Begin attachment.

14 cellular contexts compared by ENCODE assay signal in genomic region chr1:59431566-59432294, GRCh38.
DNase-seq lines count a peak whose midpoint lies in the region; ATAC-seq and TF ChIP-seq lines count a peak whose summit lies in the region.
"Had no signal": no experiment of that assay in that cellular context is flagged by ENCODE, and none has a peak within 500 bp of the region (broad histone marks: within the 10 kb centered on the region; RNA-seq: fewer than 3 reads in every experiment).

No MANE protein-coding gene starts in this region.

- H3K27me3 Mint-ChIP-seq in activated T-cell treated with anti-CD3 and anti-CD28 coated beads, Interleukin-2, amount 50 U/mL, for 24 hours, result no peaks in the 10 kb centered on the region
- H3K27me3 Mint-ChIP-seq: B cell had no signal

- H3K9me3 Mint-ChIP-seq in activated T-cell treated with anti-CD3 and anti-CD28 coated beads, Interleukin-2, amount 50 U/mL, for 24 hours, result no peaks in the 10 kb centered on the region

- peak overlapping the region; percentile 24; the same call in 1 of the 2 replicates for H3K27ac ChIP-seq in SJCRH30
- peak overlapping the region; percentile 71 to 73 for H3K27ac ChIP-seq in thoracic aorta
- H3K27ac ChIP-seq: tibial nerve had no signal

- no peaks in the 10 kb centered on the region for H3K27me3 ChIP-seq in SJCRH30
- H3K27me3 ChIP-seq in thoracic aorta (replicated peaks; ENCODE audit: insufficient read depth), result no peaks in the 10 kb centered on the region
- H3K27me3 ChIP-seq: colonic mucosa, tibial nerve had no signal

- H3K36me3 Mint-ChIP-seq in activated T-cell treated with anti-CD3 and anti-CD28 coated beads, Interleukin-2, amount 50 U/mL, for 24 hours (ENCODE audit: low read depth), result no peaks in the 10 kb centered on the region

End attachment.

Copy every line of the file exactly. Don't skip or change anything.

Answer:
14 cellular contexts compared by ENCODE assay signal in genomic region chr1:59431566-59432294, GRCh38.
DNase-seq lines count a peak whose midpoint lies in the region; ATAC-seq and TF ChIP-seq lines count a peak whose summit lies in the region.
"Had no signal": no experiment of that assay in that cellular context is flagged by ENCODE, and none has a peak within 500 bp of the region (broad histone marks: within the 10 kb centered on the region; RNA-seq: fewer than 3 reads in every experiment).

No MANE protein-coding gene starts in this region.

- H3K27me3 Mint-ChIP-seq in activated T-cell treated with anti-CD3 and anti-CD28 coated beads, Interleukin-2, amount 50 U/mL, for 24 hours, result no peaks in the 10 kb centered on the region
- H3K27me3 Mint-ChIP-seq: B cell had no signal

- H3K9me3 Mint-ChIP-seq in activated T-cell treated with anti-CD3 and anti-CD28 coated beads, Interleukin-2, amount 50 U/mL, for 24 hours, result no peaks in the 10 kb centered on the region

- peak overlapping the region; percentile 24; the same call in 1 of the 2 replicates for H3K27ac ChIP-seq in SJCRH30
- peak overlapping the region; percentile 71 to 73 for H3K27ac ChIP-seq in thoracic aorta
- H3K27ac ChIP-seq: tibial nerve had no signal

- no peaks in the 10 kb centered on the region for H3K27me3 ChIP-seq in SJCRH30
- H3K27me3 ChIP-seq in thoracic aorta (replicated peaks; ENCODE audit: insufficient read depth), result no peaks in the 10 kb centered on the region
- H3K27me3 ChIP-seq: colonic mucosa, tibial nerve had no signal

- H3K36me3 Mint-ChIP-seq in activated T-cell treated with anti-CD3 and anti-CD28 coated beads, Interleukin-2, amount 50 U/mL, for 24 hours (ENCODE audit: low read depth), result no peaks in the 10 kb centered on the region